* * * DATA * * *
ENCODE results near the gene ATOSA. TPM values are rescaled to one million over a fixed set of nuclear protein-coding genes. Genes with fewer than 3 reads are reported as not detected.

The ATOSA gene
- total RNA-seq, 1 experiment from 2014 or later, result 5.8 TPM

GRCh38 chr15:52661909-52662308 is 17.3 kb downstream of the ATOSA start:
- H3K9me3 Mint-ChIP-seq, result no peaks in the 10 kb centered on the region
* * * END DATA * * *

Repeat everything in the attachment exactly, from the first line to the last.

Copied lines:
ENCODE results near the gene ATOSA. TPM values are rescaled to one million over a fixed set of nuclear protein-coding genes. Genes with fewer than 3 reads are reported as not detected.

The ATOSA gene
- total RNA-seq, 1 experiment from 2014 or later, result 5.8 TPM

GRCh38 chr15:52661909-52662308 is 17.3 kb downstream of the ATOSA start:
- H3K9me3 Mint-ChIP-seq, result no peaks in the 10 kb centered on the region